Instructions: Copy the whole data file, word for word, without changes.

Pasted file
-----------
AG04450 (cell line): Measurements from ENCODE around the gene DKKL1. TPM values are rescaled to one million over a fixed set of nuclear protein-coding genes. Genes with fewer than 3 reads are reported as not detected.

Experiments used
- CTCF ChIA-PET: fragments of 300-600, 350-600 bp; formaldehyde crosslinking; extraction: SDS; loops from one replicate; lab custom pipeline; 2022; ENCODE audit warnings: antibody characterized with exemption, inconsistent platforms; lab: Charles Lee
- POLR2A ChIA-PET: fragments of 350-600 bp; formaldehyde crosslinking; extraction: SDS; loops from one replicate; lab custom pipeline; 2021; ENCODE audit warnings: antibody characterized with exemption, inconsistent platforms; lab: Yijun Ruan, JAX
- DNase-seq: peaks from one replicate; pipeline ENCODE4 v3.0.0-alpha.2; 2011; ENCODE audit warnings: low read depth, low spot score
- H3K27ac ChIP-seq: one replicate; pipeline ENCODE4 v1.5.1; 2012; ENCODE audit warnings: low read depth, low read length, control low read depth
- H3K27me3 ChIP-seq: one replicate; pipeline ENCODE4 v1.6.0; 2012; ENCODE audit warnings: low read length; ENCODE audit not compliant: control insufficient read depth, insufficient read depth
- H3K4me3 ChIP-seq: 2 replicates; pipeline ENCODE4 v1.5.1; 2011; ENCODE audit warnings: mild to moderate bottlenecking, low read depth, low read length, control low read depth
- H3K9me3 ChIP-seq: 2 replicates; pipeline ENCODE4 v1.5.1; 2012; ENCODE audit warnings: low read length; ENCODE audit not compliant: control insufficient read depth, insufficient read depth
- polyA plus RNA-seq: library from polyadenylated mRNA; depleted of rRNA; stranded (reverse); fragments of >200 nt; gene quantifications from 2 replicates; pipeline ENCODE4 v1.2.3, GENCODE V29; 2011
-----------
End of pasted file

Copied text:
AG04450 (cell line): Measurements from ENCODE around the gene DKKL1. TPM values are rescaled to one million over a fixed set of nuclear protein-coding genes. Genes with fewer than 3 reads are reported as not detected.

Experiments used
- CTCF ChIA-PET: fragments of 300-600, 350-600 bp; formaldehyde crosslinking; extraction: SDS; loops from one replicate; lab custom pipeline; 2022; ENCODE audit warnings: antibody characterized with exemption, inconsistent platforms; lab: Charles Lee
- POLR2A ChIA-PET: fragments of 350-600 bp; formaldehyde crosslinking; extraction: SDS; loops from one replicate; lab custom pipeline; 2021; ENCODE audit warnings: antibody characterized with exemption, inconsistent platforms; lab: Yijun Ruan, JAX
- DNase-seq: peaks from one replicate; pipeline ENCODE4 v3.0.0-alpha.2; 2011; ENCODE audit warnings: low read depth, low spot score
- H3K27ac ChIP-seq: one replicate; pipeline ENCODE4 v1.5.1; 2012; ENCODE audit warnings: low read depth, low read length, control low read depth
- H3K27me3 ChIP-seq: one replicate; pipeline ENCODE4 v1.6.0; 2012; ENCODE audit warnings: low read length; ENCODE audit not compliant: control insufficient read depth, insufficient read depth
- H3K4me3 ChIP-seq: 2 replicates; pipeline ENCODE4 v1.5.1; 2011; ENCODE audit warnings: mild to moderate bottlenecking, low read depth, low read length, control low read depth
- H3K9me3 ChIP-seq: 2 replicates; pipeline ENCODE4 v1.5.1; 2012; ENCODE audit warnings: low read length; ENCODE audit not compliant: control insufficient read depth, insufficient read depth
- polyA plus RNA-seq: library from polyadenylated mRNA; depleted of rRNA; stranded (reverse); fragments of >200 nt; gene quantifications from 2 replicates; pipeline ENCODE4 v1.2.3, GENCODE V29; 2011